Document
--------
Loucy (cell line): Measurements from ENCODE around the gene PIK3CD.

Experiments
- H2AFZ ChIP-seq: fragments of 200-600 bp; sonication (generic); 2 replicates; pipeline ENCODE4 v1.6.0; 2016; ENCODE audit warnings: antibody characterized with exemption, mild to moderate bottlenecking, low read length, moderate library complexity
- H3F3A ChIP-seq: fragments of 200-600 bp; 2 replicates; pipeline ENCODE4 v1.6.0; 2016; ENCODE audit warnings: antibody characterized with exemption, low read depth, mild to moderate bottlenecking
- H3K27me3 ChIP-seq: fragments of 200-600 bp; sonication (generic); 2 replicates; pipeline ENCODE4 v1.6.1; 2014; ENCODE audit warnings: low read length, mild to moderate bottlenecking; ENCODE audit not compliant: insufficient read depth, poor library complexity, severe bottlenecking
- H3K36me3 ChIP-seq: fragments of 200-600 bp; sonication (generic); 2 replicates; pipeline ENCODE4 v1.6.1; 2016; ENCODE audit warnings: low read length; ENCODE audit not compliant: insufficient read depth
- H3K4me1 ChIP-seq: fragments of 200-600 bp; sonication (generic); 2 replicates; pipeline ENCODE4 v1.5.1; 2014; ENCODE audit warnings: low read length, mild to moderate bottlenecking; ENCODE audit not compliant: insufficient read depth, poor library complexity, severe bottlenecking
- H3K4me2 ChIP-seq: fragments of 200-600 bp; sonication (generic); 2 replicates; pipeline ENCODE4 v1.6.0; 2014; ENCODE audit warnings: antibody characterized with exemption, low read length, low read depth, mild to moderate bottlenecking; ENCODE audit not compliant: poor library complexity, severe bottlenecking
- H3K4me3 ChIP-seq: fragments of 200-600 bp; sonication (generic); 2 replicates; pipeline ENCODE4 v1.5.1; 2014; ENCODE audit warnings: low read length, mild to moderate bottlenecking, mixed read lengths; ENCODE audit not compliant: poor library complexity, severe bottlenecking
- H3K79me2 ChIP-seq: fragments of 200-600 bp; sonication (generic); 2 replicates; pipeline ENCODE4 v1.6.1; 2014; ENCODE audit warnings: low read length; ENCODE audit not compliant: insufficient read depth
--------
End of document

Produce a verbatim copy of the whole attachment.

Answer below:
Loucy (cell line): Measurements from ENCODE around the gene PIK3CD.

Experiments
- H2AFZ ChIP-seq: fragments of 200-600 bp; sonication (generic); 2 replicates; pipeline ENCODE4 v1.6.0; 2016; ENCODE audit warnings: antibody characterized with exemption, mild to moderate bottlenecking, low read length, moderate library complexity
- H3F3A ChIP-seq: fragments of 200-600 bp; 2 replicates; pipeline ENCODE4 v1.6.0; 2016; ENCODE audit warnings: antibody characterized with exemption, low read depth, mild to moderate bottlenecking
- H3K27me3 ChIP-seq: fragments of 200-600 bp; sonication (generic); 2 replicates; pipeline ENCODE4 v1.6.1; 2014; ENCODE audit warnings: low read length, mild to moderate bottlenecking; ENCODE audit not compliant: insufficient read depth, poor library complexity, severe bottlenecking
- H3K36me3 ChIP-seq: fragments of 200-600 bp; sonication (generic); 2 replicates; pipeline ENCODE4 v1.6.1; 2016; ENCODE audit warnings: low read length; ENCODE audit not compliant: insufficient read depth
- H3K4me1 ChIP-seq: fragments of 200-600 bp; sonication (generic); 2 replicates; pipeline ENCODE4 v1.5.1; 2014; ENCODE audit warnings: low read length, mild to moderate bottlenecking; ENCODE audit not compliant: insufficient read depth, poor library complexity, severe bottlenecking
- H3K4me2 ChIP-seq: fragments of 200-600 bp; sonication (generic); 2 replicates; pipeline ENCODE4 v1.6.0; 2014; ENCODE audit warnings: antibody characterized with exemption, low read length, low read depth, mild to moderate bottlenecking; ENCODE audit not compliant: poor library complexity, severe bottlenecking
- H3K4me3 ChIP-seq: fragments of 200-600 bp; sonication (generic); 2 replicates; pipeline ENCODE4 v1.5.1; 2014; ENCODE audit warnings: low read length, mild to moderate bottlenecking, mixed read lengths; ENCODE audit not compliant: poor library complexity, severe bottlenecking
- H3K79me2 ChIP-seq: fragments of 200-600 bp; sonication (generic); 2 replicates; pipeline ENCODE4 v1.6.1; 2014; ENCODE audit warnings: low read length; ENCODE audit not compliant: insufficient read depth